Chrome Privacy

Dave Winer ends an otherwise quite reasonable piece about his concern at Facebook’s “frictionless sharing” with a non sequitur attack on Chrome for, as far as I can tell, nothing it’s actually doing:

One more thing. Facebook doesn’t have a web browser, yet, but Google does. It may not be possible to opt-out of Google’s identity system and all the information gathering it does, if you’re a Chrome user.

Ben Brooks picked up on that, adding:

Read Winer’s take on this, it’s pretty creepy of Facebook — what’s more scary is the possibility of Google doing this to Chrome users.

A direct response to this sort of speculation about Chrome’s potential for evil, slipped in as a conclusion to a discussion about an unrelated company being evil, is difficult, so let me step back a bit. Chrome founded a privacy team here in Munich back around the release of Chrome 4. I’m proud to be a small part of this clever group of developers who care about making Chrome’s use of data transparent, and giving you control over how it’s used to whatever extent possible. We build APIs that enable privacy-relevant extensions and apps to fine-tune a browser with an already good set of privacy features, and review features built by other teams for potential impact on user’s private information. I’m biased, but I think we do a decent job.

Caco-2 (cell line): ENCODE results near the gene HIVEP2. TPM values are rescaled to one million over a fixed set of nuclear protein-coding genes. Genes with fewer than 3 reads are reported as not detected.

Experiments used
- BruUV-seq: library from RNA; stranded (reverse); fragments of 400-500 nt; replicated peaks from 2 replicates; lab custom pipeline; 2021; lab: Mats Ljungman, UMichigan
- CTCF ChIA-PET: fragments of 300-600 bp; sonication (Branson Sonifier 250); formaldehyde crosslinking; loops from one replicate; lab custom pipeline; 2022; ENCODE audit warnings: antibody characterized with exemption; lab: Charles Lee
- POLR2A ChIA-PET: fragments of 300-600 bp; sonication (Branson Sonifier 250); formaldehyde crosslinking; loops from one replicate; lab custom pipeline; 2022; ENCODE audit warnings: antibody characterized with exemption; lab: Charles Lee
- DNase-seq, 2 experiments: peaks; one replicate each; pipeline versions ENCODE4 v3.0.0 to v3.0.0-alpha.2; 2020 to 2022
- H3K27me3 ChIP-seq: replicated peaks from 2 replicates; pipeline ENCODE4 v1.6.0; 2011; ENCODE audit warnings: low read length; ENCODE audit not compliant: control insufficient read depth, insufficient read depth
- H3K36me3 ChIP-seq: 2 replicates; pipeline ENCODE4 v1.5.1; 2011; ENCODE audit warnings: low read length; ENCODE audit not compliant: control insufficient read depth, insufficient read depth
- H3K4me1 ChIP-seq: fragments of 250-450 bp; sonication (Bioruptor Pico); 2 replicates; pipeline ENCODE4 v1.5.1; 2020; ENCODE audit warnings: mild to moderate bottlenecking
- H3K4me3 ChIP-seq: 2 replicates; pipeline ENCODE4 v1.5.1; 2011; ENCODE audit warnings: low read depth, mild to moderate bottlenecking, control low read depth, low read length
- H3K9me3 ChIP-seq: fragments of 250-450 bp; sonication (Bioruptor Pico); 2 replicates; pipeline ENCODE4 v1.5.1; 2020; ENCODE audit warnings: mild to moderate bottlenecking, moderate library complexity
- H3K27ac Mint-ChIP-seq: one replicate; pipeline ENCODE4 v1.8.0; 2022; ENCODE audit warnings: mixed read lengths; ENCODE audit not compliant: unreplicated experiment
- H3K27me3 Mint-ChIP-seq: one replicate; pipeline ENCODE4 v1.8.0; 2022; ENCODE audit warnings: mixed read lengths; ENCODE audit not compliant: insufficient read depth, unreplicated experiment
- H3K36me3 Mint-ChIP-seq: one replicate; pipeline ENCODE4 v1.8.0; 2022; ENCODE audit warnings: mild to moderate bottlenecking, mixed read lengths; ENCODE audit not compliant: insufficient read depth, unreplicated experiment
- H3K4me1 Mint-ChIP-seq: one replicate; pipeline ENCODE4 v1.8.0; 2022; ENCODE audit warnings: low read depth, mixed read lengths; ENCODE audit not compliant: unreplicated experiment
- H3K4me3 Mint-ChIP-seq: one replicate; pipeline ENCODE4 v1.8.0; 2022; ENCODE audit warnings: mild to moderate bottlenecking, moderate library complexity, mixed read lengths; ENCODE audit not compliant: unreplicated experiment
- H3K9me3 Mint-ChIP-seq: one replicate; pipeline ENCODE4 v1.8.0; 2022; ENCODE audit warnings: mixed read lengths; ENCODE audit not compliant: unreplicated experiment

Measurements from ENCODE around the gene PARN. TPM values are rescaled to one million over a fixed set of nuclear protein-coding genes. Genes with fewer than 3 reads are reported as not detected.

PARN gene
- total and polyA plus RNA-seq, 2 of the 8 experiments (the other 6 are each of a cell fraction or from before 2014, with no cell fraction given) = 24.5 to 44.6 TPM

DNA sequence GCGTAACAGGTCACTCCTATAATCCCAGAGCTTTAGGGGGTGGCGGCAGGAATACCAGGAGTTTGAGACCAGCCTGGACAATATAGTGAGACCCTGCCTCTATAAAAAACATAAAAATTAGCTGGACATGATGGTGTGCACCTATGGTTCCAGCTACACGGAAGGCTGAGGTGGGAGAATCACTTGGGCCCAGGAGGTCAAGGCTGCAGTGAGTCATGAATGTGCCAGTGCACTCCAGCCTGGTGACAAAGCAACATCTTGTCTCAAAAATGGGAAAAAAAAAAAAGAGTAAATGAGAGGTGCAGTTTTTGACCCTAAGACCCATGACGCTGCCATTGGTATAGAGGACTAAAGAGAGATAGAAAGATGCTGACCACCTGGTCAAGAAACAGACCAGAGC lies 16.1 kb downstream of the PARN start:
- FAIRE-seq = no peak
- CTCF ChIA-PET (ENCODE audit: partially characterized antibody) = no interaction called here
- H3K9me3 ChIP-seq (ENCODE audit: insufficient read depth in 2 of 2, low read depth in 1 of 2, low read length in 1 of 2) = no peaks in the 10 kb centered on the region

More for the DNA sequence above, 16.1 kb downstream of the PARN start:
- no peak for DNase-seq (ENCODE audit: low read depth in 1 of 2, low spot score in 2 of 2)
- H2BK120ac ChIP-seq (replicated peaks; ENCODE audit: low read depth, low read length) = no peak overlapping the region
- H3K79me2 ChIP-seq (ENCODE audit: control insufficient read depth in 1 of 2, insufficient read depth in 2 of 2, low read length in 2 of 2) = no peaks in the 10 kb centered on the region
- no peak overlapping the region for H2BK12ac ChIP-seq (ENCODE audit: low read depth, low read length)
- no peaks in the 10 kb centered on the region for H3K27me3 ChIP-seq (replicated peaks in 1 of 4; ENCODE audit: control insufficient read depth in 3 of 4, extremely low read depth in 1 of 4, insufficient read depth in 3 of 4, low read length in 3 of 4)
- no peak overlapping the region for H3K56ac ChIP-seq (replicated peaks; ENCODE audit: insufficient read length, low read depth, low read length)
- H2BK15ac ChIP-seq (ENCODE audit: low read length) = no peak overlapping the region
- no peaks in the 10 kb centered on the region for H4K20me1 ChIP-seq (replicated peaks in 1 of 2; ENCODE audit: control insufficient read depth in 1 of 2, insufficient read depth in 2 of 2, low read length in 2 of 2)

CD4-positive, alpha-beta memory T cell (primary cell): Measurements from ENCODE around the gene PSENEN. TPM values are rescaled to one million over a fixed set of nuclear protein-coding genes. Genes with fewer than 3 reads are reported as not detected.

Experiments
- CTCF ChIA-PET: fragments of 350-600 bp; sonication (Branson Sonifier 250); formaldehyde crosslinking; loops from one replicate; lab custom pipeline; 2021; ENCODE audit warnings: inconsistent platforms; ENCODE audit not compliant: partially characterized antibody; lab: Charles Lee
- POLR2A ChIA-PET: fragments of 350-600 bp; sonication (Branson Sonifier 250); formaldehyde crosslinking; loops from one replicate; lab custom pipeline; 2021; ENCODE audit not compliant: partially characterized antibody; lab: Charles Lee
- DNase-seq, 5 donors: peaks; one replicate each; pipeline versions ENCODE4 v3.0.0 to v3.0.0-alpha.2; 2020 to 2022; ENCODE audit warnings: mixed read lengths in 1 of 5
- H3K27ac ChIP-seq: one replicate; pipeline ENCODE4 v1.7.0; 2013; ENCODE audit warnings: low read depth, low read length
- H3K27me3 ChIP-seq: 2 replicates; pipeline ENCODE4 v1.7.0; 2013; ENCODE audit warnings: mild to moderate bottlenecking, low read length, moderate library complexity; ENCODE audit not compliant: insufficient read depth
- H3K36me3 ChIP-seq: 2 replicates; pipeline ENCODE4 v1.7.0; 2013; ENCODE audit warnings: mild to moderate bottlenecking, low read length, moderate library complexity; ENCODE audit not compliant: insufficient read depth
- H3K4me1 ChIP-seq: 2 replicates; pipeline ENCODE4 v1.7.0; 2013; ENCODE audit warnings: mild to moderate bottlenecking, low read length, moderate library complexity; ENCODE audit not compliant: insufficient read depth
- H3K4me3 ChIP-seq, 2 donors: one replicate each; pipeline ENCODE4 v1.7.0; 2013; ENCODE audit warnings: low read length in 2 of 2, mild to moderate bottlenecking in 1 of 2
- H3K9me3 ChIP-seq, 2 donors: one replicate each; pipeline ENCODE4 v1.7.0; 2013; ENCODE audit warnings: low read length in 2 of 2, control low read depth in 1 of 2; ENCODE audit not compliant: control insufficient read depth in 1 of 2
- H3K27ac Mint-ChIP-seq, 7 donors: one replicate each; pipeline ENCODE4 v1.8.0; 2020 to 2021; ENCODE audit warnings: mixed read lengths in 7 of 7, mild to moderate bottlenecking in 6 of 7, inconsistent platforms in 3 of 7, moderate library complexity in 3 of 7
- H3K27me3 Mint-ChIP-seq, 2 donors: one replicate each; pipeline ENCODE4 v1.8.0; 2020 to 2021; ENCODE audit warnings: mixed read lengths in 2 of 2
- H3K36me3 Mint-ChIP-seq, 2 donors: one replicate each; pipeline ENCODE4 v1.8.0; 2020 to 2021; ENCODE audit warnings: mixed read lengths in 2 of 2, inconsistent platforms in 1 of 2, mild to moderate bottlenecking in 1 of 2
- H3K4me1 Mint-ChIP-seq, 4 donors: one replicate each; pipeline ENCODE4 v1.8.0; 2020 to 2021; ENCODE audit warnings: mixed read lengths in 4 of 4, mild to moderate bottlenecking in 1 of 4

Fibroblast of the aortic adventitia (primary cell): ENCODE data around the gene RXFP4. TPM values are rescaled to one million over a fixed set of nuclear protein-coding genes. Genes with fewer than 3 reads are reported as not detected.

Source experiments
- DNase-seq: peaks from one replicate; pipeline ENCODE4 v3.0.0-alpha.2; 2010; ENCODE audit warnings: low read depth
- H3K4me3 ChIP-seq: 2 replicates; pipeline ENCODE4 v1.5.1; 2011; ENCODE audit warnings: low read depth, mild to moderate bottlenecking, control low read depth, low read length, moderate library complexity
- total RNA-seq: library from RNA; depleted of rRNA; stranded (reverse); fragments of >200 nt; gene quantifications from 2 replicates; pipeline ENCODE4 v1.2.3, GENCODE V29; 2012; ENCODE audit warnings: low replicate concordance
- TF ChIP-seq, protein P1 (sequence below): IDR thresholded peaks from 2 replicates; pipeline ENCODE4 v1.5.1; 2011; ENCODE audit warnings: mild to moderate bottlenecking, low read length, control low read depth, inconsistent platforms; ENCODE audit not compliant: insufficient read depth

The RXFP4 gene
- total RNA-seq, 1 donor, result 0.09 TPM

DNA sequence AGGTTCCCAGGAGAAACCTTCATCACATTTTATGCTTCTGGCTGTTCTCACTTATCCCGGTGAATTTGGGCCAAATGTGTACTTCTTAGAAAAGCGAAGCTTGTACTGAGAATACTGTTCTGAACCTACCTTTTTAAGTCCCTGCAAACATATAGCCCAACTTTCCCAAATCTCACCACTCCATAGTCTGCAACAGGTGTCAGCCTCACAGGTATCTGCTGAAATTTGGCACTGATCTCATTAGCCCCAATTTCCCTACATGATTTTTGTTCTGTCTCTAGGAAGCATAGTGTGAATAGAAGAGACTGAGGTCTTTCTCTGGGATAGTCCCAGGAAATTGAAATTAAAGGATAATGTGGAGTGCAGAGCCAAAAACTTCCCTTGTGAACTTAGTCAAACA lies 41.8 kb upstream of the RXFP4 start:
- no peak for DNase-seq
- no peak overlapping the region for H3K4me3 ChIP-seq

So, to Dave, Ben, and everyone else: If you see Chrome doing something you don’t like with your information, or you have specific questions about some feature or another, send an email to the team at, or to me directly, You can also file a bug on the public tracker at and mail me the bug ID. I’ll make sure it gets triaged into the right team.

With that in mind, here’s a direct answer to what I think is being criticized: The browser doesn’t secretly send information about your browsing habits to Google, nor will it. The feature that comes closest is Sync, which is a) opt-in, b) encrypted locally before being sent to Google, optionally with a password separate from your Google account.